String Jazz Recordings specialise in jazz guitar music, in particular European jazz guitar in the gypsy jazz, bebop and fusion styles. They have a number of fine CDs and several major recording projects planned for '99. Two recent releases caught my ear. French player Gilles Clement and his trio really shine on "Woody" (SJRCD1001). This ten track CD features interesting compositions/arrangements (eight written by Clement) and some very strong playing. Gilles has a clear tone and a very appealing bubbling/melodic style not unlike early Pat Martino.

He very effectively moves each song along without overplaying. And he gets some strong support from Philippe Petit (B3 organ) and Eric Dervieu (drums). My faves on this one include "The Wrong Blues" (a great opening number with very fine melodic solo work from Gilles), "Pauline's Mambo" (very catchy), "Dreamsville" ( a super cover of one of my favourite Mancini tunes - nice tone and fine playing - love the B3 bass pedals), "The Breeze and I" (short but sweet treatment with great subtle drum and organ comping and terrific solo work from Gilles), "Max Waltz" (very tasty with more impressive guitar improv), "Woody" (bebop flavoured and cool) and "A Vos Marc" (a solid groove number with some cookin' solo work.

Andy MacKenzie- Just Jazz Guitar February 1998

The classic Hammond organ trio, so evocative of the sixties, shows no sign of becoming old fashioned as most modern players weaned on Wes and Martino have a yearning to play in this most supportive of lineups. Here, Frenchman Gilles Clement leads a trio through a selection of self-composed tunes and a couple of standards to deliver an album that could have been recorded at any time during the last 40 years. This is not to criticise, just to emphasise that this is the real thing -  straight ahead jazz guitar, simmering Hammond and supportive drumming.

The blues is never far away from Gilles' phrasing, and the first track, "The Wrong Blues", skips in with tight boppish unisons with the organ before settling into a 12-bar workout. Other highlights include "The Breeze and I", taken at a storming pace, demonstrating Clement's Martino influenced chops, and "Rue de la Sorce", the only track to feature tenor saxophonist Pascal Gaubert, showcase the guitarist's melodic compositional style and impressive soloing.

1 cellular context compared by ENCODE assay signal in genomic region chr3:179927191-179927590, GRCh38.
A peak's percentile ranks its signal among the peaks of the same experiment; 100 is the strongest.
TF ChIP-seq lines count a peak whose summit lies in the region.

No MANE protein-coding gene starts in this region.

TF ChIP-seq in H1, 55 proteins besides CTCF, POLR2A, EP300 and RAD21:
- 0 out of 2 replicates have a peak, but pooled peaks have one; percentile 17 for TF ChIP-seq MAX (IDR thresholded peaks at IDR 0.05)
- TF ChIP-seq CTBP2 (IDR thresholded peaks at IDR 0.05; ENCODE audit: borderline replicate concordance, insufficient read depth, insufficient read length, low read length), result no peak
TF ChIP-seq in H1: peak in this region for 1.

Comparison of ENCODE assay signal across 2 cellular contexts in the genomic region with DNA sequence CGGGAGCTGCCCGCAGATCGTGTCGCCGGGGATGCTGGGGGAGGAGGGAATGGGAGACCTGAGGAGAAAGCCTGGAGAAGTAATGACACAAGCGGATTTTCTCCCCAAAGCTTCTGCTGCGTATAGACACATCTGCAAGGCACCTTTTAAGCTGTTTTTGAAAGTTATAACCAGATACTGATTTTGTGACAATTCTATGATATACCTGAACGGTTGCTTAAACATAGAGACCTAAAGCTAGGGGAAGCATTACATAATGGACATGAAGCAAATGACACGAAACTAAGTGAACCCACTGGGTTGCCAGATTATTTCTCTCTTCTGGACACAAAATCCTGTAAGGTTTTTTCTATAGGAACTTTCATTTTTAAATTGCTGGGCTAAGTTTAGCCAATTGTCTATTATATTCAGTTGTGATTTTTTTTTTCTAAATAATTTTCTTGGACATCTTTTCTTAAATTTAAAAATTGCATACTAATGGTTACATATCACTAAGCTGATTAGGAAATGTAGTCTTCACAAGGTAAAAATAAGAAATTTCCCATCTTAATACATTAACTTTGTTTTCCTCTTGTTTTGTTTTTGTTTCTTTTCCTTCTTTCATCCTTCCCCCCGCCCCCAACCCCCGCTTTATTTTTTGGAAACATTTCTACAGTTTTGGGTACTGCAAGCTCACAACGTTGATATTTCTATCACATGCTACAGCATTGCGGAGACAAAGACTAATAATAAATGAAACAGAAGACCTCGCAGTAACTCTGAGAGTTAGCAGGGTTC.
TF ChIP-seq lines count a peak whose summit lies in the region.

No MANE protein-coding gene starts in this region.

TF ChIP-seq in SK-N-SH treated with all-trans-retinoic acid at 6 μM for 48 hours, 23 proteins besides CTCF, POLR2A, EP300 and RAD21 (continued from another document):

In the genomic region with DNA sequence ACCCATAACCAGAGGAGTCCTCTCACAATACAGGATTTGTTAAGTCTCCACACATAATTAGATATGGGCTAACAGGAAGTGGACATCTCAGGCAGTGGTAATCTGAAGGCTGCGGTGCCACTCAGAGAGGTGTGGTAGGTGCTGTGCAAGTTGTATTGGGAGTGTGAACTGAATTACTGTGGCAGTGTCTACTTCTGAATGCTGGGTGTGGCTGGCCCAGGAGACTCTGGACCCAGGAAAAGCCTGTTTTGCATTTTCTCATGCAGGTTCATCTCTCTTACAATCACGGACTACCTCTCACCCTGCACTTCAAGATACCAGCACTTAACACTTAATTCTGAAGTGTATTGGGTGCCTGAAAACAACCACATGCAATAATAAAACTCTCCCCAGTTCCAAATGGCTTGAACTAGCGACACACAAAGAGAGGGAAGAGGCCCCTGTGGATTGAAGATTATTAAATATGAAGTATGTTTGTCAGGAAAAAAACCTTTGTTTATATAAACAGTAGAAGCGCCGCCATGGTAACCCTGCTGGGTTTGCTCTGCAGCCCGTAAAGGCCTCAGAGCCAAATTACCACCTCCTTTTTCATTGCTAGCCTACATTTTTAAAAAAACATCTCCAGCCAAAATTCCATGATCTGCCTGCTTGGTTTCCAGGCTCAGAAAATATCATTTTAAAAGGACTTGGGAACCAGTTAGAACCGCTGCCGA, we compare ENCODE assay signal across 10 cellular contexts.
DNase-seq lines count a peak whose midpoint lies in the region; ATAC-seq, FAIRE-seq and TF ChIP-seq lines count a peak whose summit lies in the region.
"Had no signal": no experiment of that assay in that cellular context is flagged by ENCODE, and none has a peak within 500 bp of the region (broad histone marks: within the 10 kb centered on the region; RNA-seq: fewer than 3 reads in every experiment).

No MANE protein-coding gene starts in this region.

A debut release from Chris Burden's English label, this should help establish String Jazz Records as a label delivering top quality European jazz guitar.

Jim Fisch - 20th Century Guitar October 1998

Gilles Clement and his trio-mates Philippe Petit (Hammond B3) and Eric Dervieu (drums) dish up some crackling funk on WOODY that sits squarely in the Jimmy Smith/Kenny Burrell tradition and is laid right out in the opening number, "The Wrong Blues".

The trio is tight, with a razor sharp sense of dynamics that allows them to squeeze the maximum from the leader's compositions like "Enrico" and "Rue de la Source". In addition, they pursue a mellow groove on Henry Mancini's "Dreamsville" as well as blowing through the normally placid changes of "The Breeze and I" with gale force.

I don't expect they know much about fat backs and chitlins in France, but this release sure makes you wonder what they put in the foie-gras. It's Franco-funky!